Remember that downtown Manhattan triplex that sold for a record-setting price last year during the pandemic? The expensively renovated 8,000 square foot penthouse on Broome Street with six terraces? The one atop the building where Heath Ledger was found dead in 2008? The one that went for a tad more than $35 million, the most expensive property ever to be sold in SoHo? Well, rip up the record books, folks, because that penthouse condo has just been sold again, this time for a brain-freezing and record-shattering $49 million in an off-market deal that was first sussed out by The Real Deal. Tal and Oren Alexander of Douglas Elliman represented both buyer and seller.

The seller, who has never been publicly identified, made no alterations and improvements to the penthouse, which had been extensively renovated by distressed-securities investor David Matlin and his wife Lisa, who bought the place in 2011 for $17.8 million. The Matlins listed the post-renovation unit in 2018 for $65 million, and the asking price dropped to $43.75 million before it was sold in September 2020 for $35.1 million. The latest deal closed in early November and the as-yet unidentified new owner appears to be an obviously wildly rich Silicon Valley power player.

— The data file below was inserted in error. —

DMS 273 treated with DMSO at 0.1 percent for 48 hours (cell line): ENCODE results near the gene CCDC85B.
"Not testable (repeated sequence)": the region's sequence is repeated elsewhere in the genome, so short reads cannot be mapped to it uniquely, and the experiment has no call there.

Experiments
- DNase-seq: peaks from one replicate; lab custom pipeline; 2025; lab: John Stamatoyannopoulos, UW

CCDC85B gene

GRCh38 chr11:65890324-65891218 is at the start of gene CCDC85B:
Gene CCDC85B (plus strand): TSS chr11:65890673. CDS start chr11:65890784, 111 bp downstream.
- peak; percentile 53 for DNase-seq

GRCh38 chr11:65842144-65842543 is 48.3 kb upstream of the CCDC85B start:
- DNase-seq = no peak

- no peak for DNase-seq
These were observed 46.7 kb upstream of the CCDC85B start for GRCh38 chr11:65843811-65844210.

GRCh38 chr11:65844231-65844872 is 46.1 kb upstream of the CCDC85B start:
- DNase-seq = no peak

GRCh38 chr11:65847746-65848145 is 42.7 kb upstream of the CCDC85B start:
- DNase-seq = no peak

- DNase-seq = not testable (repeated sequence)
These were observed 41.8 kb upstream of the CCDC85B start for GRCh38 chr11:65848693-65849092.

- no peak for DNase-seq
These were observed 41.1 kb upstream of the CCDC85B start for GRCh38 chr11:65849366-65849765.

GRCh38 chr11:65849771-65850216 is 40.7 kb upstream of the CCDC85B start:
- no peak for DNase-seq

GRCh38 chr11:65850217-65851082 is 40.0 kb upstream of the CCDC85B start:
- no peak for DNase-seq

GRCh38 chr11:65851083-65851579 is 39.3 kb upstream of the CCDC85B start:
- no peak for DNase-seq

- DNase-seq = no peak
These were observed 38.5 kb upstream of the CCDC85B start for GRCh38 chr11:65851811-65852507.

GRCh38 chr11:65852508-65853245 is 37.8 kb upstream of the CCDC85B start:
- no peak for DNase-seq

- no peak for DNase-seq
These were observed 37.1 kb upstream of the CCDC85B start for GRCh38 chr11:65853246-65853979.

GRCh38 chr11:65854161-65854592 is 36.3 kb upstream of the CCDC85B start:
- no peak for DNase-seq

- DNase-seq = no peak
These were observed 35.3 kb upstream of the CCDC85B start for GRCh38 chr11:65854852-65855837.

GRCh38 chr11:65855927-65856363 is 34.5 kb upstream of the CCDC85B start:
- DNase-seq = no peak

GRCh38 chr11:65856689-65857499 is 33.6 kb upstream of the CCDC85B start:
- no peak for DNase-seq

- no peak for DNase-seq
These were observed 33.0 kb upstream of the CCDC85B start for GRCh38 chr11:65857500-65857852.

The landmarked, five-story cast-iron building was built in 1873, and many of its original features remain intact. Along with the triplex penthouse, the boutique building contains three loft-style residences, plus a street level commercial duplex that currently serves as the showroom and studio of interior designer Thomas O’Brien. In all, the penthouse sprawls over 7,634 square feet of interior space, with a total of four bedrooms, five full and two half bathrooms. The half a dozen landscaped terraces add nearly 3,500 square feet of outdoor living space.